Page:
CEE professor John Schwartz has published a paper about a rural Appalachian region’s access to clean water. The Appalachia Community Health and Disaster Readiness Project was a 3-year funded research project by the US DHHS and headed up by the College of Nursing, partnered with the Civil & Environmental Engineering Department, and the College of Architecture and Design. Additional authors include Erin Arcipowski, doctoral student in the College of Nursing; Lisa Davenport, project director for the Appalachia Community Health and Disaster Readiness Project; Meghan Hayes, Clinical Instructor in the College of Nursing and Project Manager for the Project; and Tracy Nolan, Directory of Community Outreach at Red Bird Mission in southeastern Kentucky, the region in focus.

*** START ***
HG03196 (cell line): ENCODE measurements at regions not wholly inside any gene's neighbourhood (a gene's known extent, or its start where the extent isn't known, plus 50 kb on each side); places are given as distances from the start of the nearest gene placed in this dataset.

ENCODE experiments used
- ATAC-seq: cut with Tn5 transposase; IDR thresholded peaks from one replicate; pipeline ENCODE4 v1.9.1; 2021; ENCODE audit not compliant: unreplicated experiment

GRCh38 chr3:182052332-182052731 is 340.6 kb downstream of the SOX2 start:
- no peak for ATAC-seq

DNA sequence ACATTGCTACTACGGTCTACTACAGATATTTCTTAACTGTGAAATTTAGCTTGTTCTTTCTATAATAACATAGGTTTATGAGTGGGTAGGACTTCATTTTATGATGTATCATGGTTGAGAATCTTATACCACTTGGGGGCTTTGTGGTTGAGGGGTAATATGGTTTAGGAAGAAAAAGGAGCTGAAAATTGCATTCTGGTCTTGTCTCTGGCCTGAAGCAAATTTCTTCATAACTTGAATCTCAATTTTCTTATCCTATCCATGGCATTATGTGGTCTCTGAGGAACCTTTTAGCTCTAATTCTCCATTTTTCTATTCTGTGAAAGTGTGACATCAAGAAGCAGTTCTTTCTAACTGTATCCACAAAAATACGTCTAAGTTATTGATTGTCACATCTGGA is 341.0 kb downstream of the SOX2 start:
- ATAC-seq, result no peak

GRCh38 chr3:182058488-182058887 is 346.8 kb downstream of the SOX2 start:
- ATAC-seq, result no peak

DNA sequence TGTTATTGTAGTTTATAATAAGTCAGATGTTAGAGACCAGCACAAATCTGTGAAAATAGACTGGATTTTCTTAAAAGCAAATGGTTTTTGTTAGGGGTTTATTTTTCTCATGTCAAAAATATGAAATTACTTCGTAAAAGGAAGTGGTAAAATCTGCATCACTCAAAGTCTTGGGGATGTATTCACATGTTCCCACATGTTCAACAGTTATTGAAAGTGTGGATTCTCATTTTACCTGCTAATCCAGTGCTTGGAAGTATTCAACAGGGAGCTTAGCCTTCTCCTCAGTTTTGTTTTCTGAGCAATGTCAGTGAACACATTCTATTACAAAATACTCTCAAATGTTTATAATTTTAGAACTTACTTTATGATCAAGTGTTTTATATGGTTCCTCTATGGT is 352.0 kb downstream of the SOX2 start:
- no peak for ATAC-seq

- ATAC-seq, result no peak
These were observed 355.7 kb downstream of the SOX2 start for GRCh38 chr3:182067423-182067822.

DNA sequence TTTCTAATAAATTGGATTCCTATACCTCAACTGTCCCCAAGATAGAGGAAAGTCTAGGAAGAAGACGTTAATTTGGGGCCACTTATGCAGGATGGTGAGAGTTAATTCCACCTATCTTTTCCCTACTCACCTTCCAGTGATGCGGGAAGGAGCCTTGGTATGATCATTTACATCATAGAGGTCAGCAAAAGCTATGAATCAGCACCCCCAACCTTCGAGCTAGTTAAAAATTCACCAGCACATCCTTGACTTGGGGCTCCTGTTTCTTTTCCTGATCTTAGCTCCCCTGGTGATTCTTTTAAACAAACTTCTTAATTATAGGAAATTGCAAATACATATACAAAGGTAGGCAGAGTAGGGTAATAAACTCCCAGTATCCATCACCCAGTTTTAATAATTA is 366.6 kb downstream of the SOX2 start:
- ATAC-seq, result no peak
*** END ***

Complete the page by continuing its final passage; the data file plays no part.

The research began with the testing of collected water samples, which revealed 15 of 16 sites contained fecal coliforms, Escherichia coli, or both. Because of the findings, the team and community key informants collaboratively developed interventions, such as relaying findings to community leaders, developing a WASH (Water, Sanitation, and Hygiene)-related education program, and improving access to clean, safe water through the design and construction of a water kiosk. With the design and construction of a water kiosk, Jenney Retherford, PhD, in the Civil & Environmental Engineering Department managed two groups of senior design students collaborating with architectural and nursing students during this effort. Outcome of interventions included greater awareness and knowledge of WASH related topics, improved access to clean water sources, and sustainable solutions to enhance overall quality of life, health and well-being.